What a day! And what a difference a month makes. Compare this photo with the one from October 12.
I was sitting happily captioning photos this morning when I looked out the window and saw that the sky was a stunningly clear blue. I stepped out to the side yard where I can see Mt. Baker and it was clear all the way to the top of the mountain. Much too nice to stay inside so I gathered my gear, made lunch, changed into winter hiking clothes, and headed up Mt. Baker Highway to the end of the road at the Mt. Baker Ski Area. One little glitch along the way. I forgot my wallet at home, realized it when I stopped for gas in Deming, and had to return to Bellingham for it.
I didn’t get to the ski area parking lot, which was full, until almost 12:30. That was OK since I wanted afternoon light. But it wasn’t OK, because I was racing the clouds that had started to roll in.
I strapped on my snowshoes and headed up toward Artist Point, initially following the groomed ski runs until I got to the top of Blueberry. There I passed the “entering wilderness if you have a problem tough luck” sign as I left the ski area and entered the backcountry. I wasn’t particularly concerned about avalanche danger even though we’d just gotten a ton of fresh soft snow. I continued up to Austin Pass where I stopped to make the photo at the top of the post.
From Austin I climbed up a steep boot and ski track that mostly followed the summertime Wild Goose Trail. It’s the short, steep, and fast way up. The snow was soft and deep so I was glad not to be breaking trail. I made the photo on the right soon after topping out from the steep climb. The ski tracks looked to be from yesterday as they’d started to fill in.
I don’t know just what made these tracks zig zagging across the snow. Could have been a meadow vole or other small rodent that dens under the snow. There were several sets of tracks similar to these in the snow just below Artist Point. I particularly liked this set of tracks because of the way they curved around. What distracted the critter from a straight path?
By this point there were fewer people around since most folks out today were sking or boarding inbounds at the ski area. Just a few hardy soles made the hike for some fresh tracks below Table Mountain. I was sinking nearly to my knees wearing snowshoes. The Artist Point outhouse was buried in snow deeper than the top of the doors. Within a couple of weeks it’s likely to be completely buried as it is every winter. The official snow report was 72 inches on top of Pan Dome and Artist Point is higher so there was probably more snow up there.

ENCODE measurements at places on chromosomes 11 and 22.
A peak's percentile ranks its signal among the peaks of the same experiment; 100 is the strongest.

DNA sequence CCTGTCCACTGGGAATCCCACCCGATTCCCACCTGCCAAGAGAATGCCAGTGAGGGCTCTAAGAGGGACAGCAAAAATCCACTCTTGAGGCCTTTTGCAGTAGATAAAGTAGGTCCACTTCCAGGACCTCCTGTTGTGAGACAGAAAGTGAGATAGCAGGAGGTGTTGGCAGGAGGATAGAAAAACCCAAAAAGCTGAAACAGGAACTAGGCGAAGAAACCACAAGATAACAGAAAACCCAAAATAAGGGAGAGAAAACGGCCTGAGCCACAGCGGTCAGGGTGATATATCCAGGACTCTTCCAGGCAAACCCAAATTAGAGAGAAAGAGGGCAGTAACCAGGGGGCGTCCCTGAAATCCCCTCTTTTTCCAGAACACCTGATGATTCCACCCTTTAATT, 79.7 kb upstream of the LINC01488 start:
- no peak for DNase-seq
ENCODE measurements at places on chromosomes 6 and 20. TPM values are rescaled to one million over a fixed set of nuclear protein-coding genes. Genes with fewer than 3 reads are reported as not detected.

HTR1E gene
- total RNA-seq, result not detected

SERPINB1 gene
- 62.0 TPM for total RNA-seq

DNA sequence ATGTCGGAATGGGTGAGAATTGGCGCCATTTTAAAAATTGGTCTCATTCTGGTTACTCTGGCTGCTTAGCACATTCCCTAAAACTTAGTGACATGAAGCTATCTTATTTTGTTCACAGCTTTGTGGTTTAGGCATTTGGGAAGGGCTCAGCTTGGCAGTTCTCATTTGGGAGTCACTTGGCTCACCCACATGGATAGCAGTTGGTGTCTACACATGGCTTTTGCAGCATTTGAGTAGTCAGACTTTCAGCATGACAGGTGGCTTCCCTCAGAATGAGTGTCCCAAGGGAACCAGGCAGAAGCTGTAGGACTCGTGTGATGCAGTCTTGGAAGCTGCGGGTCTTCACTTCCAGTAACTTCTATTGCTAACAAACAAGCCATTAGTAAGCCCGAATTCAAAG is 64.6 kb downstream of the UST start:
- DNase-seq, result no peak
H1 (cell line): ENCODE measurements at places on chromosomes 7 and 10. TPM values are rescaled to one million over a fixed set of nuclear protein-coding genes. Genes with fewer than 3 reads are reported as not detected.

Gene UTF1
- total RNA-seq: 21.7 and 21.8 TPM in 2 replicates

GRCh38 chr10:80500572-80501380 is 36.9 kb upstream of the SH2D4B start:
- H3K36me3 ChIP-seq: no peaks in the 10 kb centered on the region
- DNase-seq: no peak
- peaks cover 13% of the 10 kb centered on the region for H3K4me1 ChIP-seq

Clouds were by now starting to roll in from the south and west. Mt. Baker was obscured and Shuksan was in and out. I had planned to continue out the ridge to Huntoon Point, wanting to photograph Shuksan from my favorite tarn just below the point. But with the thick clouds and no trail through the deep snow I decided Artist Point was a good destination for today.
I broke trail the short distance to the overlook toward Swift Creek and Baker Lake. Clouds obscured the lake as well as Mt. Baker, but the snow crusted on the Mountain Hemlocks along the ridge created more accessible drama. I ate my peanut butter sandwich under this tree, admiring the way the wind had blasted the snow into the branches, almost completely hiding the foliage.
I’ve been up to this spot many times over the past 19 years and most of the time on winter visits the trees look much like this. The branches are short and stubby, hanging down to shed some of their snow load. I think this effect is caused by the relatively wet snow we receive in combination with the prevailing southwest wind. We call it the pineapple express, but I don’t think this tortured lollypop of a tree looks anything like a pineapple. A popsicle, maybe.
Hopefully this is just the first of many days I’ll be out playing in the snow this winter.
In case you’re wondering, I shot all of these with my Canon 1Ds Mk II, handheld for a change with the 24-105mm IS lens. The two of the tracks are pretty much straight from the camera, but the view of Shuksan and the Hemlock have been manipulated in Lightroom.
Beautiful pictures Mark. You have an amazing eye. We definitely live in a breathtaking place. Thank you for sharing.
Stunning, Mark, just stunning. Good on ya’!!!
Lovely pictures. I hope we get some good snow here in the east this year.
Makes me want to grab a down jacket, one which I do not own because I am never in a place like this. The pics are to die for! Wow.